Off the Kuff Rotating Header Image

Abbott appoints another statewide judge

From before the holidays:

Judge Michael Keasler

Jesse McClure, a trial judge on a criminal court in Houston, will join the state’s highest court for criminal matters in the new year.

Gov. Greg Abbott appointed McClure, a Republican, to the Court of Criminal Appeals, where he will fill a seat being vacated by Judge Michael Keasler. Keasler, 78, is departing Dec. 31 under Texas’ mandatory retirement law for judges.

McClure was appointed to his current bench by Abbott in November 2019 but lost his reelection bid to Democrat Te’iva Bell last month in an election that saw Democrats sweep Harris County.

Previously, McClure worked as a prosecutor for the Texas Department of Insurance, as an attorney with the Department of Homeland Security and as an assistant district attorney in Tarrant County. He will serve the remainder of Keasler’s term, which lasts through the end of 2022, and then plans to seek reelection.

[…]

A Texas law that requires judges to retire within a few years of turning 75 forced Keasler to step down partway through his six-year term.

In Keasler’s case, the law caused a fair bit of confusion.

Last year, two Democrats pursued the nomination to run for Keasler’s seat, expecting an election, rather than an appointment, in a misunderstanding that even the Texas secretary of state’s office did not escape. Ultimately, given that Keasler served through the end of the year, the seat fell to Abbott to fill, not the voters.

Keasler said that did not influence his decision to serve through the end of the year.

“I know I’m in the fourth quarter, there’s no question about that, I just hope I’m not at the two-minute warning just yet,” he joked.

See here for the background on that confusion. I guess “within a few years of turning 75” does leave some room for interpretation. McClure was Abbott’s second appointment to a statewide bench in the last three months, following the well-timed resignation of now-former Supreme Court Justice Paul Green. For all the biennial debate we have about electing judges versus some other system for naming them, we sure do have a lot of judges on the Supreme Court and Court of Criminal Appeals who got there initially via gubernatorial appointment. Such selections come with no requirement for Senate confirmation, and in nearly every case the newbie judge gets two full years on the bench before having to face the voters. We can as always debate the merits of the system we have, but we should be honest about the way that system actually works.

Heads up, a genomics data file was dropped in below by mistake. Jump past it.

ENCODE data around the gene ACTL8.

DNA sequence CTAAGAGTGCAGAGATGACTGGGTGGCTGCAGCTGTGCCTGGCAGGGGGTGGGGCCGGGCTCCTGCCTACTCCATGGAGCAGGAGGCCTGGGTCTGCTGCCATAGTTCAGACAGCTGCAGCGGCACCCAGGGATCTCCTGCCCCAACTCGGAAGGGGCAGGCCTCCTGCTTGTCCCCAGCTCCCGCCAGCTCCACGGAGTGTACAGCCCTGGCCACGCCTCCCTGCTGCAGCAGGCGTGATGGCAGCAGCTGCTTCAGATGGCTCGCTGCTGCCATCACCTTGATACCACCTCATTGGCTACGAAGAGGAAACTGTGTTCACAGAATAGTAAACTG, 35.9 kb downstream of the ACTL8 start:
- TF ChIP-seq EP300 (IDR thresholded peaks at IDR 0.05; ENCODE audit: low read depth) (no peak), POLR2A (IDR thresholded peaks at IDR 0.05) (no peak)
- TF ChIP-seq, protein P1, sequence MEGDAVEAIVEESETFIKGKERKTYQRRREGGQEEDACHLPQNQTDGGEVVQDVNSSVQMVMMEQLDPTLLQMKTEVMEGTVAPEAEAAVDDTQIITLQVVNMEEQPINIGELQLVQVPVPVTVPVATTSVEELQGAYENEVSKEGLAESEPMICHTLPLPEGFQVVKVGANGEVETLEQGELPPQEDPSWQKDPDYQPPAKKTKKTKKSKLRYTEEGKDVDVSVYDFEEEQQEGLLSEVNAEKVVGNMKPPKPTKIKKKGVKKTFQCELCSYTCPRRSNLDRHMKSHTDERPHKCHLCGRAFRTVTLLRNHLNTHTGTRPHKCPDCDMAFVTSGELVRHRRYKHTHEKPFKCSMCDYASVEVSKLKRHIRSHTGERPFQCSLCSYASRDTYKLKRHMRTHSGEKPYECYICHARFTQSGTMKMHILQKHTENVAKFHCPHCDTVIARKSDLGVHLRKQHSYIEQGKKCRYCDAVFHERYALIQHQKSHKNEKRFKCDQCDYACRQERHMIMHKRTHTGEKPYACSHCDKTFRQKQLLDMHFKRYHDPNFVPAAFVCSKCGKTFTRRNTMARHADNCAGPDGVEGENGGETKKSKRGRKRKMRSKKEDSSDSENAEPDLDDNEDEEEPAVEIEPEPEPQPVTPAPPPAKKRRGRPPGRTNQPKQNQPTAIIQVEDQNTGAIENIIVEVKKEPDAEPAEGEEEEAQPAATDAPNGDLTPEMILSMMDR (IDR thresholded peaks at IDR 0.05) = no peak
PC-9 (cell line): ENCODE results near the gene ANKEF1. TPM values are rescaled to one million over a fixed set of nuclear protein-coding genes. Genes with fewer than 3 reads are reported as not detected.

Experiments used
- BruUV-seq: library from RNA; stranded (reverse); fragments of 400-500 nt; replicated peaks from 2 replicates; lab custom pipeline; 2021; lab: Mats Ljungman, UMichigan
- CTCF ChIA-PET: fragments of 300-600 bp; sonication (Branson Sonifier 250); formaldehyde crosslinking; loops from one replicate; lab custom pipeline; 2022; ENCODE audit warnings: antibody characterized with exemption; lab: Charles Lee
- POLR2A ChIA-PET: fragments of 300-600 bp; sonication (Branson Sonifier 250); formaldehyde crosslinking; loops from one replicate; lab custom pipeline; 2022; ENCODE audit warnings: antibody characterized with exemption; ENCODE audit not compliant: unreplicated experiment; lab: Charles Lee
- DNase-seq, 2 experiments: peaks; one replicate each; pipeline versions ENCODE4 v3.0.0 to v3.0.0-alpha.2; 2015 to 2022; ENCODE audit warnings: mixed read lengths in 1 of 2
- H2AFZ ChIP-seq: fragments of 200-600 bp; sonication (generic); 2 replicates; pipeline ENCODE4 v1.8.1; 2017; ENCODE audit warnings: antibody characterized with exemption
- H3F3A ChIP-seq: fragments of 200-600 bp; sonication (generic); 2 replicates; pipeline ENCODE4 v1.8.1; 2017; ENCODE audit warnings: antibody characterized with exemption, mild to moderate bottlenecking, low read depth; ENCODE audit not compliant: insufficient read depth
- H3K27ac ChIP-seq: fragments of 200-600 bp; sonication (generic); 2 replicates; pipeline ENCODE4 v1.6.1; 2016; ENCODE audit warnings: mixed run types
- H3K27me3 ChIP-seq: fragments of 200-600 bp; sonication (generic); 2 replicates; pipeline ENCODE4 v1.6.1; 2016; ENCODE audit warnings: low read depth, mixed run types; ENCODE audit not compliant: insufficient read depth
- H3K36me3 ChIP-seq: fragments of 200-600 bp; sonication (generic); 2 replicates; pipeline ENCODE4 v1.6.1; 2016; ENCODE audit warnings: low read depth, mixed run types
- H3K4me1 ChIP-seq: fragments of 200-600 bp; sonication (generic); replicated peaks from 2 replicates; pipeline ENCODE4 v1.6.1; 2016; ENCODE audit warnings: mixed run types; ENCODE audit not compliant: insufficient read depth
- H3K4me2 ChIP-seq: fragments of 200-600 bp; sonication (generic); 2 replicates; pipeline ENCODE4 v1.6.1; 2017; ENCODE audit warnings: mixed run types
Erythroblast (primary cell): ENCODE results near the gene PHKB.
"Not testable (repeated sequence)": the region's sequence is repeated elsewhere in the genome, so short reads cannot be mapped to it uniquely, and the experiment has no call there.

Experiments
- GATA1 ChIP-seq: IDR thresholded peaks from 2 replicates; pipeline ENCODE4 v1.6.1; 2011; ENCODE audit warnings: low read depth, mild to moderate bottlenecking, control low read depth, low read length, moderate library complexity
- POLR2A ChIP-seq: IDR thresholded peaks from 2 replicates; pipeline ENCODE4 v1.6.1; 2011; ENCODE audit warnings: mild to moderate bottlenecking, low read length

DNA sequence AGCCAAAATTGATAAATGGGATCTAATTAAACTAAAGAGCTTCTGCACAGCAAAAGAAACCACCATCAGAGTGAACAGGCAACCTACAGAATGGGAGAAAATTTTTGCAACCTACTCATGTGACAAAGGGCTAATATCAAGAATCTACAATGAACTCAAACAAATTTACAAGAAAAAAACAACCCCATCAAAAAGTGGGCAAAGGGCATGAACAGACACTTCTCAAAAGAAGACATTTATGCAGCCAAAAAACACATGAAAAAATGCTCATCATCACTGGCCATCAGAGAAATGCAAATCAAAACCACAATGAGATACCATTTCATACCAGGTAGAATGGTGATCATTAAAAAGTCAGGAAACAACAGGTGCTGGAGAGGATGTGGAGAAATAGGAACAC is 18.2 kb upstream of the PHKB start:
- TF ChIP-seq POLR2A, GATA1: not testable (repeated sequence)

Related Posts:

One Comment

  1. Kibitzer says:

    Re: “McClure was appointed to his current bench by Abbott in November 2019 but lost his reelection bid to Democrat Te’iva Bell last month in an election that saw Democrats sweep Harris County.”

    Semantic stickler says:

    Since he came to judicial office as an Abbott appointee in 2019, he wasn’t running for *re*election in 2020. It was his first electoral candidacy for the 339th District Court bench, albeit as an incumbent.

    Granted, ballotpedia makes the same mistake, but separates the prefix “re” with a hyphen: “McClure (Republican Party) ran for re-election for judge of the Texas 339th District Court. He lost in the general election on November 3, 2020.” It appears that both versions are acceptable, according to dictionary compilers and media style guides. Regardless, the “re” prefix stands for repeat.

    Regarding the bench accession mode, Kuff makes a very good point about having to look at how things work in practice. And that’s also important in the ongoing debate over the merits (or otherwise) of alternative judicial selection methods. What we have now is a hybrid system of partisan judicial elections and partisan judicial appointments, and it isn’t even uniform across types and levels of courts.

    Systematic data for the entire Texas judiciary can be found here:
    https://www.txcourts.gov/media/1449683/judge-profile-sept-2020.pdf

    For the court of appeals: 40% were first appointed (32 out of a total of 80 on 14 courts of varying sizes).

    For SCOTX, the data table shows 7 first appointed, 1 elected. That was as of reference date for the annual demographic profile of Texas judges (Sep 1), with 1 vacancy caused by the resignation of Justice Green. The tally now stands 8 to 1, with the recent appointment of Rebeca Huddle (R), previously a Houston COA justice who — unlike Bland (R) and Busby (R), the two most recent appointees — wasn’t defeated in elections, but had resigned. The only SCOTX member not originally appointed is Justice John Devine. Nathan Hecht counts as appointed in Position 1, ie Chief Justice. He was previously an associate justice and arrived at the court via election, rather than appointment. He marketed himself to would-be supporters (for re-election) as the “Most Elected Justice in Texas History.”

    Legal nerd trivia question: Who among his colleagues could claim the “most appointed” title by way of contrast?

    For the Court of Criminal Appeals, the number of “first appointed” is shown as 0 as of Sep. 1, 2020.